Against his will, the idea of a successor began to pull at his coattails like a beggar child’s hand.
He spoke to Mrs. Cratchit about Tim.
“He is more into the sciences than anything, Mr. Scrooge. Always puttering about in his room upstairs with his scopes n’ such. I’m afraid he’d not be one for taking over for Bob; all the others have made their plans, and will soon be leaving.
“But I can put up a sign in the shop, if you’d like, and you can hire out an ad in the paper, and see what happens then.”
“Yes,” said Scrooge, his mind distracted, “I suppose I must.”
By spring, Ebenezer was relying more on his cane to balance him than he would have cared to admit. Upon arriving at the office, he looked up at the old weathered sign:
Scrooge & Marley
He looked at the sign now, remembering that fateful night, and the sound of the heavy chains. Not a day went by he didn’t thank his old friend, and not a day went by that he didn’t remember Bob Cratchit, who shortly after that Christmas, had been run over by an arrogant carriage driver.
Scrooge saw to it he lost his livelihood, and all but carried the man to the border of London himself to throw him over it.
He sighed. “I’ll be seeing the both of you, soon enough, I s’pose.”
Putting the key in the lock, he found it already open.
Cautiously, he cracked the door open, and peered in.
The fireplace was lit, the carpets beaten, the floors swept, and a well dressed young man in a long coat was puttering about Marley’s desk.
He looked up as he heard the door close, and saw the stern visage of the old man in front of him.
Scrooge raised his cane, the only defense he would have against so vigorous a young man, in the prime of his youth, strength, and health.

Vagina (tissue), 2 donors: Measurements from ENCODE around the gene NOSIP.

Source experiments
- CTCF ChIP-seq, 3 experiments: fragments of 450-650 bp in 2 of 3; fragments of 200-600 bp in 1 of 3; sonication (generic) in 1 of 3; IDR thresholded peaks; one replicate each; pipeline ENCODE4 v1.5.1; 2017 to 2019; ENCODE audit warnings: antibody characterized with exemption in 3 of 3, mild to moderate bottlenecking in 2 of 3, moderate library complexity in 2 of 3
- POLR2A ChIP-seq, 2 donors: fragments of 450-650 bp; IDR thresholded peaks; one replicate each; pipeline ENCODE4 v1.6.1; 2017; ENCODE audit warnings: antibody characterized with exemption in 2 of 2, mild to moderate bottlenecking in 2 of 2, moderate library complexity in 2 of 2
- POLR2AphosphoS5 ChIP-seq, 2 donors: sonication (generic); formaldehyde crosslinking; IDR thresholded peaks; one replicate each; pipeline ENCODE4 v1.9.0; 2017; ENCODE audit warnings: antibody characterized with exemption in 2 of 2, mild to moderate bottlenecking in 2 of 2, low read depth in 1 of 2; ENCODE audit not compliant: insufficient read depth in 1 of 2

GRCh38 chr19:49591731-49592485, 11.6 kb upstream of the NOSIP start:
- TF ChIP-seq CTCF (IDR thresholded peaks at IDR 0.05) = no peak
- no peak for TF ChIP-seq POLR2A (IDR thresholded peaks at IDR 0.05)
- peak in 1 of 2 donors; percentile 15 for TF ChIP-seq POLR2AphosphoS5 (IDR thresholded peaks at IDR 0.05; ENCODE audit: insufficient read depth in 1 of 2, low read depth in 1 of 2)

The young man smiled. “Ah, you must be Mr. Scrooge.”
“I am. And you are an intruder. How did you get in?”
“Oh, I’m sorry, sir. I thought Mrs. Cratchit told you. I answered your ad in the papers. I sent you a letter…”
“I did not receive it.” Scrooge grew hesitant, the cane lowered slightly. “Mrs. Cratchit, you say?”
“Yes, the lovely old woman with the sewing shop. Dandy dresses. I might pick one up-”
“Young man!” Scrooge snapped. “I am not here to discuss the delicates of your lady friends. This is my office, and you don’t belong in it, to the best of my knowledge, so I will ask once again, and finally: who are you?”
The young man, brought up short, bowed his head in acquiescence, and stepped forward smartly, extending his hand.
“Phillip, sir. My name is Phillip Pirrip, at your service.”
Scrooge did not reach out, but Phillip, not put off, took Scrooge’s right in his own and shook it, smiling.
“My friends, for the sake of simplicity, call me Pip. Pleased to meet you.”
In response to The Daily Post’s writing prompt: “Serenity.”
Sunlight on stone,
a royal carpet of vermillion,
lighting the wind’s way
to swirl the
We no longer pray here,
© Alfred W. Smith Jr.
Are you afraid of the
oh, it hears
your pounding heart,
and it listens,
disturbed by the
© Alfred W. Smith Jr.
I’m sorry I scribbled.
I mean, I know how
inside the / line\s
I’m sorry I scribbled over
picture of what
should look like.
I’m sorry if I used the
I’m sorry that I don’t
But what the hell.
Pass me the green one…
© Alfred W. Smith Jr.
Dead torches hang on dampened walls
Death’s way in perfect
softly rumbling, makes
whispering names of
Behold the throne
who no longer
© Alfred W. Smith Jr.